Friday, 8 June 2012
A Letter To My Mother
It all went off well. There was a good turn-out—the tennis people, family, neighbours, even the solicitor came. Heavy showers gave way to sunshine and a pheasant walked in front of the hearse as it made its way up to the church, not a care in the world. The churchyard was so pretty—oxeye daisies and other wildflowers I glimpsed out of the corner of my downcast eye.
A skylark was singing its heart out as we got back to the house. We’d polished the wooden floors and brought flowers in from the garden. Oh, and we had a lovely Victoria sponge—you would have enjoyed that. ‘Not too sweet,’ you would’ve said. We’d had a good tidy-up as well—moved all your boxes of paperwork. The house was so alive with all the people who came back for the do. But it echoed with your absence.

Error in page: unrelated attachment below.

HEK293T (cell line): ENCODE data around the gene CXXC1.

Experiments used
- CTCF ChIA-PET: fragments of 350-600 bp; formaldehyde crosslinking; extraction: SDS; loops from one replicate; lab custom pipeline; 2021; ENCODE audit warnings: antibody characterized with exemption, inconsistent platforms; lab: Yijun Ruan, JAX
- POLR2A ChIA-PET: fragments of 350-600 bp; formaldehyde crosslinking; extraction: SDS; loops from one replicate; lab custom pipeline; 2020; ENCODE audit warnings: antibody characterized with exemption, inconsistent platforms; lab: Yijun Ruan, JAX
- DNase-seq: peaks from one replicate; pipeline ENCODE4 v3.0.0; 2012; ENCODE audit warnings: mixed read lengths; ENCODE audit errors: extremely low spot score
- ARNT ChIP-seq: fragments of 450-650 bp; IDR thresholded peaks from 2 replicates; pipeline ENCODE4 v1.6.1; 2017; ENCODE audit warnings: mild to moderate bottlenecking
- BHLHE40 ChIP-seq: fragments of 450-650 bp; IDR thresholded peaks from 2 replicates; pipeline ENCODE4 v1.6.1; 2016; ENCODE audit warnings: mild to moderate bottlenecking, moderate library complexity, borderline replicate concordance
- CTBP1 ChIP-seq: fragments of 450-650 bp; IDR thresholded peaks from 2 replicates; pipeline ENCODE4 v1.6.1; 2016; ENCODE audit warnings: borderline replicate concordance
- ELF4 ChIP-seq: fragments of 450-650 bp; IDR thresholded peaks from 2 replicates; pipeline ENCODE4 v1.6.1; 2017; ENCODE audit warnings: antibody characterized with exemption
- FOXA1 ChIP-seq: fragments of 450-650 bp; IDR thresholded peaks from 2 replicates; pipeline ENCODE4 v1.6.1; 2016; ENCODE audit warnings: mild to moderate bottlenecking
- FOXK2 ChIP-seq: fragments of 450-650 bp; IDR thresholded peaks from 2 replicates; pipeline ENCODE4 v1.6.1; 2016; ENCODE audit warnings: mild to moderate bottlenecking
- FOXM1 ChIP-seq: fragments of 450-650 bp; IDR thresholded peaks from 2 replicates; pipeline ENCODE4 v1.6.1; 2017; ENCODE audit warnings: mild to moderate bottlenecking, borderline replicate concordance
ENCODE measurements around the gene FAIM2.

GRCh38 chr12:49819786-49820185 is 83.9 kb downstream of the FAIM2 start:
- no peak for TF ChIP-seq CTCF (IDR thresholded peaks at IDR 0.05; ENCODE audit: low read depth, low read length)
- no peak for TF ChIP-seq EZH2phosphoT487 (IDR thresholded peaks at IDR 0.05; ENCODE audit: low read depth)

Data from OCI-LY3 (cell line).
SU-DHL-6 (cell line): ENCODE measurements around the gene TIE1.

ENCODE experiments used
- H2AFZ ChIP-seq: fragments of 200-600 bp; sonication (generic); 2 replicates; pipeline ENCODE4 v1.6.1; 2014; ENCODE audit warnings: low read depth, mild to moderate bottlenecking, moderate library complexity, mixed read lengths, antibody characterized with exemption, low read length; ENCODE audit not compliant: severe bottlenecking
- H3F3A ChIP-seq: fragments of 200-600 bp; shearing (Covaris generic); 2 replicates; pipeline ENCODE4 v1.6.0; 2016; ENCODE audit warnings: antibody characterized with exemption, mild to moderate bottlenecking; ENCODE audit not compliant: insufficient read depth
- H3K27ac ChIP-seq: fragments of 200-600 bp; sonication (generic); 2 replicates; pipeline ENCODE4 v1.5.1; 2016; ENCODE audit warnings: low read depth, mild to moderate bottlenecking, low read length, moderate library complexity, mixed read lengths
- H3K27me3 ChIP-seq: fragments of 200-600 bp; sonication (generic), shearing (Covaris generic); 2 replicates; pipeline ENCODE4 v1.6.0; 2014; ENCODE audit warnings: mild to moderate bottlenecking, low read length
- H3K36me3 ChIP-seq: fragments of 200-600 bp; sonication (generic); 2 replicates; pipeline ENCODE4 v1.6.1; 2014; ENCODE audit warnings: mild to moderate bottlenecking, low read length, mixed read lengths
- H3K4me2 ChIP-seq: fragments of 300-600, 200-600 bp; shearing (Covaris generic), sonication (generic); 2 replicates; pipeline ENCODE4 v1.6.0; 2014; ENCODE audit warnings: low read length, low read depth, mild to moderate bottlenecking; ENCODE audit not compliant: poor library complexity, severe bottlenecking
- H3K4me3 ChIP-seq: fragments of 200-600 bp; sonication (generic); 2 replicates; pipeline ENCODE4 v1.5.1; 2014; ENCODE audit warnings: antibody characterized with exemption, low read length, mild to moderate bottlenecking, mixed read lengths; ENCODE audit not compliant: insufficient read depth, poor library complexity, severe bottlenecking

Then yesterday we took you back to your South London roots to lay you to rest. It started to rain as we got to the cemetery. It brought out the lemony scent of the roses and the clay of the dug soil.
The vicar said something about the frailty of the human body and the release of the spirit at death. You’re free now from this world and we should wish you well. But still I long to hear the creak of the floorboards in your room, your careful tread downstairs, the click of the kettle as you switched it on. This is a new beginning, though, for you and for us, and I wish you bon voyage and I’ll see you there when I’ve finished what I’ve got to do.